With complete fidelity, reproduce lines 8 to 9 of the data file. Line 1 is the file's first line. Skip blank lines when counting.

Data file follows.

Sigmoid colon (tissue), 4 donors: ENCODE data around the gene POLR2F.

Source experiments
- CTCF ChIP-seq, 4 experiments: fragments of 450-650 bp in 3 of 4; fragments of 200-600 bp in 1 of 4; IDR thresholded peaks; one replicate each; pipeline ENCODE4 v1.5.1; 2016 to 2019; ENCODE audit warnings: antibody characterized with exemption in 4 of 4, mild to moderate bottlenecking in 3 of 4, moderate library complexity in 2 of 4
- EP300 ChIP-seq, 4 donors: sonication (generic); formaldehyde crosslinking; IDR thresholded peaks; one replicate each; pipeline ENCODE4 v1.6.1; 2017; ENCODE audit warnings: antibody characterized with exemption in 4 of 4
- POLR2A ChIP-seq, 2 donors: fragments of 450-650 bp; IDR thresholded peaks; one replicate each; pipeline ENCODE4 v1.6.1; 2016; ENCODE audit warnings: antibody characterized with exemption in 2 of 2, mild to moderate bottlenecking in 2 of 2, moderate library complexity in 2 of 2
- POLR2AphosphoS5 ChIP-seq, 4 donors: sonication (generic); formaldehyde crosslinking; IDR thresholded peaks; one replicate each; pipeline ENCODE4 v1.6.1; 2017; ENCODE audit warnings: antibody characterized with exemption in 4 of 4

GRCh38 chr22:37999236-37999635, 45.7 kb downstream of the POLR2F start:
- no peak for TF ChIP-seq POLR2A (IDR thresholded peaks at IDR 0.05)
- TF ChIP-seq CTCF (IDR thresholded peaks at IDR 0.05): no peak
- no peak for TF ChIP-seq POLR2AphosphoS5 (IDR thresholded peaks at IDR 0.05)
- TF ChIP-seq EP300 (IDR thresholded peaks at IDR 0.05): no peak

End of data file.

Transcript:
- no peak for TF ChIP-seq POLR2A (IDR thresholded peaks at IDR 0.05)
- TF ChIP-seq CTCF (IDR thresholded peaks at IDR 0.05): no peak